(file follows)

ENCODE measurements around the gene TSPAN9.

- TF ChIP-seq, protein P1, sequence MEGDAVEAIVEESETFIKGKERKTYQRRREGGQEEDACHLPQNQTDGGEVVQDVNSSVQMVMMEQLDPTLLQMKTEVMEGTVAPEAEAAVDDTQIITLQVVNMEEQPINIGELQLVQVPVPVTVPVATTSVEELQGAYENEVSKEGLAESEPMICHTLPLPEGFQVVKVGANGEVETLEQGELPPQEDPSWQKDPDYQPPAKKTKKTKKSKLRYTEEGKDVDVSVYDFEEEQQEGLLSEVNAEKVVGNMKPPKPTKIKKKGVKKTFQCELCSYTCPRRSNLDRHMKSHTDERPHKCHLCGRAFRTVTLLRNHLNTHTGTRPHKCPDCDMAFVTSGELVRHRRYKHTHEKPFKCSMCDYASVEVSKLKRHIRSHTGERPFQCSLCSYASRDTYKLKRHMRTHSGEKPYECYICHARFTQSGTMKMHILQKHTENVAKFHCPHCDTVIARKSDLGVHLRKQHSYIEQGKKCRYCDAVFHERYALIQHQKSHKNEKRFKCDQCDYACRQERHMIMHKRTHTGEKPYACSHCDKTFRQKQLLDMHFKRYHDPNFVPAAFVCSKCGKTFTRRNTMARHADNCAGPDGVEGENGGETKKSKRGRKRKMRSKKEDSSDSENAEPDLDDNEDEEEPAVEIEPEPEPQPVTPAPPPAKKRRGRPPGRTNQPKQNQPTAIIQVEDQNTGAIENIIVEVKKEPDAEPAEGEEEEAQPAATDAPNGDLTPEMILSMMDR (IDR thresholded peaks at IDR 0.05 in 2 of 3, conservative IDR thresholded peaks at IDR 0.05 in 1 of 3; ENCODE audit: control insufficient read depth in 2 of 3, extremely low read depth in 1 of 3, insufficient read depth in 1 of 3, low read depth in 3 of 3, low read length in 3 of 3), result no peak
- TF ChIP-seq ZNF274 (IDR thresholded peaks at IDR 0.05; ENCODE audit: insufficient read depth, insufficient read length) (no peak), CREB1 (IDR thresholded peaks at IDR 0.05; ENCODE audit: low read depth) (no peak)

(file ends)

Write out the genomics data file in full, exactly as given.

ENCODE measurements around the gene TSPAN9.

- TF ChIP-seq, protein P1, sequence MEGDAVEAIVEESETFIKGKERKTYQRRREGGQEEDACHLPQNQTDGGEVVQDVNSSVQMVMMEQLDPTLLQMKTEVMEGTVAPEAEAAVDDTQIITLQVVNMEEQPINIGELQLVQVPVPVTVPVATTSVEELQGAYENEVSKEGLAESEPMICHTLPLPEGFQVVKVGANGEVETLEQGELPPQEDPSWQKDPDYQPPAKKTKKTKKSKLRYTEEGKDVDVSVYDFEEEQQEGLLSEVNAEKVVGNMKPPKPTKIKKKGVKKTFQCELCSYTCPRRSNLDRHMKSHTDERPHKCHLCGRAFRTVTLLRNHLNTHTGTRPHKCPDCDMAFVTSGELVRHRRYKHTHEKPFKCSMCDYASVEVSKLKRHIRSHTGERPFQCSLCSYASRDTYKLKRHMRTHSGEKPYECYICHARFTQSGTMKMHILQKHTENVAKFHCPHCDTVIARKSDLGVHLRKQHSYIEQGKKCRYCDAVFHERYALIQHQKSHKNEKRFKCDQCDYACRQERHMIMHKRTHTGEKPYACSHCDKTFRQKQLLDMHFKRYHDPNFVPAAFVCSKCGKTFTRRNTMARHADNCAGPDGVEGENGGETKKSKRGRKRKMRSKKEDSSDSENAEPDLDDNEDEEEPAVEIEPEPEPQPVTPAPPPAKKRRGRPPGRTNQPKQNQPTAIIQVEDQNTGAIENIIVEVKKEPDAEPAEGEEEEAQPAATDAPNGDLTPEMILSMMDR (IDR thresholded peaks at IDR 0.05 in 2 of 3, conservative IDR thresholded peaks at IDR 0.05 in 1 of 3; ENCODE audit: control insufficient read depth in 2 of 3, extremely low read depth in 1 of 3, insufficient read depth in 1 of 3, low read depth in 3 of 3, low read length in 3 of 3), result no peak
- TF ChIP-seq ZNF274 (IDR thresholded peaks at IDR 0.05; ENCODE audit: insufficient read depth, insufficient read length) (no peak), CREB1 (IDR thresholded peaks at IDR 0.05; ENCODE audit: low read depth) (no peak)